COVID-19 safety measures will be observed at all times.
While not all domestic violence happens to women, they are disproportionately affected by it. We want every woman in an abusive relationship to know there’s help and getting out is possible. To Her Credit offers targeted advice about personal finance based on unique challenges faced by women. It is authored by women with different financial backgrounds, dedicated to encouraging empowerment through financial literacy. Learn about tools you can use to get to financial freedom.
Emotional abuse is hard to prosecute but it can have detrimental effects on someone's mental health. Cyberbullying is becoming an increasingly common tool of emotional abuse.
"Parents are being laid off and are now stuck at home with their spouse and kids, there are a lot of increased stressors, which is going to increase tension," says Laura Clary, BSN, RN, FNE-A/P, SANE-A, Clinical Program Manager, SAFE Program. "At the beginning of the lockdowns we saw a tremendous decrease in the number of patients, which was alarming, because we know these crimes don't stop during a pandemic." She explains, "It's because people couldn't get to us. They were stuck at home with their abusers or didn't want to come to the hospital because of fear of the virus."
The realization that patients were avoiding reaching out for help led to an overhaul in how the SAFE (Sexual Assault Forensic Examination) & DV (Domestic Violence) program at GBMC handles patients.
The National Beer Wholesalers Association (NBWA) announced last week that the Distributors Against Human Trafficking initiative trained 5,164 distribution employees during National Slavery and Human Trafficking Awareness Month in January. The employees represent nearly 60 companies and far exceed NBWA’s initial goal to train 1,000 employees in January. This continues the momentum across the country to train beer distribution employees to safely spot and report signs of human trafficking. To date, 119 companies in 37 states have joined the fight since the campaign launched in July.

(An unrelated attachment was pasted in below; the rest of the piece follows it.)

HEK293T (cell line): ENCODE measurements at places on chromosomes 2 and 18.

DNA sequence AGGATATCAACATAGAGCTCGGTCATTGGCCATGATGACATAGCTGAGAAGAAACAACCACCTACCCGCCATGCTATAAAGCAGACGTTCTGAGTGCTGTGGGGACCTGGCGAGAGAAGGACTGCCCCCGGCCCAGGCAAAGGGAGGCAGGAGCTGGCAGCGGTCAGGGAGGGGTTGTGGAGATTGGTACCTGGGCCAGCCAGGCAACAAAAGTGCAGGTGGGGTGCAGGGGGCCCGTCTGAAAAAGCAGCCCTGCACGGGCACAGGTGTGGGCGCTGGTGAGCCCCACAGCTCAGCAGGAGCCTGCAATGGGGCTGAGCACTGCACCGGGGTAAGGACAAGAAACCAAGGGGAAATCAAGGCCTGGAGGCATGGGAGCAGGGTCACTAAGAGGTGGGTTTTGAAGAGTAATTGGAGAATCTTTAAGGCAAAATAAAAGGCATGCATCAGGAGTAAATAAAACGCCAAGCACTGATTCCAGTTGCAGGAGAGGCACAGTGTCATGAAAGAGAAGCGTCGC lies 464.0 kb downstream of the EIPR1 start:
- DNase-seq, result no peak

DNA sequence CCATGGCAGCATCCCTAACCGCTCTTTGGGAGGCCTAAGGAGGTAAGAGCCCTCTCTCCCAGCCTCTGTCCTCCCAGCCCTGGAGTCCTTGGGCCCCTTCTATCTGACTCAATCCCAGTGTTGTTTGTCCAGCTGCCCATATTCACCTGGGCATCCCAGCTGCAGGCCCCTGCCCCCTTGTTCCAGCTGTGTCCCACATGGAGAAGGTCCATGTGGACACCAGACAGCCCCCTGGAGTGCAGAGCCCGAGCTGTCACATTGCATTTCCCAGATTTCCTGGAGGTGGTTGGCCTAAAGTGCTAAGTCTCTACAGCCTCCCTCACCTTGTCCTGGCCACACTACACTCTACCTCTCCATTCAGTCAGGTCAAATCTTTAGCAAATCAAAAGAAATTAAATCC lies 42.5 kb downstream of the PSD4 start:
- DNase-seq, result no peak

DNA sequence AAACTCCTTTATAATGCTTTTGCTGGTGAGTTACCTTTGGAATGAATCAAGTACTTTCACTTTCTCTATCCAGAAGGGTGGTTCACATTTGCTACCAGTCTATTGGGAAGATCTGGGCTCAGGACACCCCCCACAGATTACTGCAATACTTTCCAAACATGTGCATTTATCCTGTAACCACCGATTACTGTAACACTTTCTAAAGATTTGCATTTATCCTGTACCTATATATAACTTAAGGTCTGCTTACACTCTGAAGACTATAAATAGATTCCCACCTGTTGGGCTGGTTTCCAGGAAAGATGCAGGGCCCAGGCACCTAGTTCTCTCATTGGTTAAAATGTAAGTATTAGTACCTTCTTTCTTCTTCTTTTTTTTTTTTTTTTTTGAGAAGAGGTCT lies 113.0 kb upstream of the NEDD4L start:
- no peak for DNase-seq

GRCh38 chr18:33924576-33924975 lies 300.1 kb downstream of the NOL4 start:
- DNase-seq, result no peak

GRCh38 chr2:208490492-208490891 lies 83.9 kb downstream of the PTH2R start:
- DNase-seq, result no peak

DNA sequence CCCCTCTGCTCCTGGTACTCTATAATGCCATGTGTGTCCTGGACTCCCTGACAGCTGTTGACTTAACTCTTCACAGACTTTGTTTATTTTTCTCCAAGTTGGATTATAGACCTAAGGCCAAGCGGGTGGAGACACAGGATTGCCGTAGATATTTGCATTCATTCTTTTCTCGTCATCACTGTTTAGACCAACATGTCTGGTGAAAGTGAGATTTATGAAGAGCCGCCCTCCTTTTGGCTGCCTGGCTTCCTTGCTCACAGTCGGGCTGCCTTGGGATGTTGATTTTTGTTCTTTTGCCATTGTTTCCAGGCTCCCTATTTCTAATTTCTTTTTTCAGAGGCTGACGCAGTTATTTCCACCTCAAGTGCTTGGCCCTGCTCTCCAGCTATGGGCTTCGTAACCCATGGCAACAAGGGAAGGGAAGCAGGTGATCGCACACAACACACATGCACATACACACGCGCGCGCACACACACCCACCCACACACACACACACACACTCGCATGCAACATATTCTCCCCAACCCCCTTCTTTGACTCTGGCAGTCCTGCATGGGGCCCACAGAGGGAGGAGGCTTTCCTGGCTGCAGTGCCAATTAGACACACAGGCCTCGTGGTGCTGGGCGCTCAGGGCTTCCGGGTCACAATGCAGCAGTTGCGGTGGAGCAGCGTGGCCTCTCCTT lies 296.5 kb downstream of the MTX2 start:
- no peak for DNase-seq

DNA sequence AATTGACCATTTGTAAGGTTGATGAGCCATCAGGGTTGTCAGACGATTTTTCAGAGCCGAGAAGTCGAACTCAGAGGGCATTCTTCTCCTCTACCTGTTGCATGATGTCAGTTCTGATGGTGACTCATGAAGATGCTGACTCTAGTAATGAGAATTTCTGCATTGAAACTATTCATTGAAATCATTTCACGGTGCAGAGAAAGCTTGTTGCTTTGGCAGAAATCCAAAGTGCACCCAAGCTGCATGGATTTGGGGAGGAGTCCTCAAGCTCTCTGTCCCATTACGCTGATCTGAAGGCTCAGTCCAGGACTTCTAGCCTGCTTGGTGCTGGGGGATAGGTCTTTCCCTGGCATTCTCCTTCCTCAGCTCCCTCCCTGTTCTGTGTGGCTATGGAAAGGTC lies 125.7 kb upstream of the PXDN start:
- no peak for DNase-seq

For decades, Lisa C. Williams has used her voice to call out wrong, saving nearly 1,000 children and young adults from sex traffickers and successfully lobbying to get state legislation to protect survivors. Now Williams has been appointed chair of the first International Survivors of Trafficking Advisory Council, or ISTAC, part of the Office for Democratic Institutions and Human Rights of the Organization for Security and Cooperation in Europe, headquartered in Warsaw, Poland. The little girl who saved two other children with her voice has an opportunity as chair to help spare the lives of thousands around the world.
As the United States marks the twentieth anniversary of the Trafficking Victims Protection Act and the Palermo Protocol, and as the Joe Biden administration takes office, it is an appropriate time to consider new approaches to combat human trafficking. Perhaps not surprisingly, given early and important roles played by the Justice Department (and the UN Office of Drugs and Crime), the prosecution of traffickers has dominated U.S. strategies, trailed by efforts to prevent trafficking and protect victims, collectively known as the “three Ps” approach. What should be done more, or differently?
National Human Trafficking Hotline: 1.888.373.7888 or BeFree Textline: 233733
Text "HELP" OR "INFO"
MAKE THE CALL 24-Hour Domestic & Sexual Violence Hotline: 703.360.7273
National Domestic Violence Hotline: 1.800.799.7233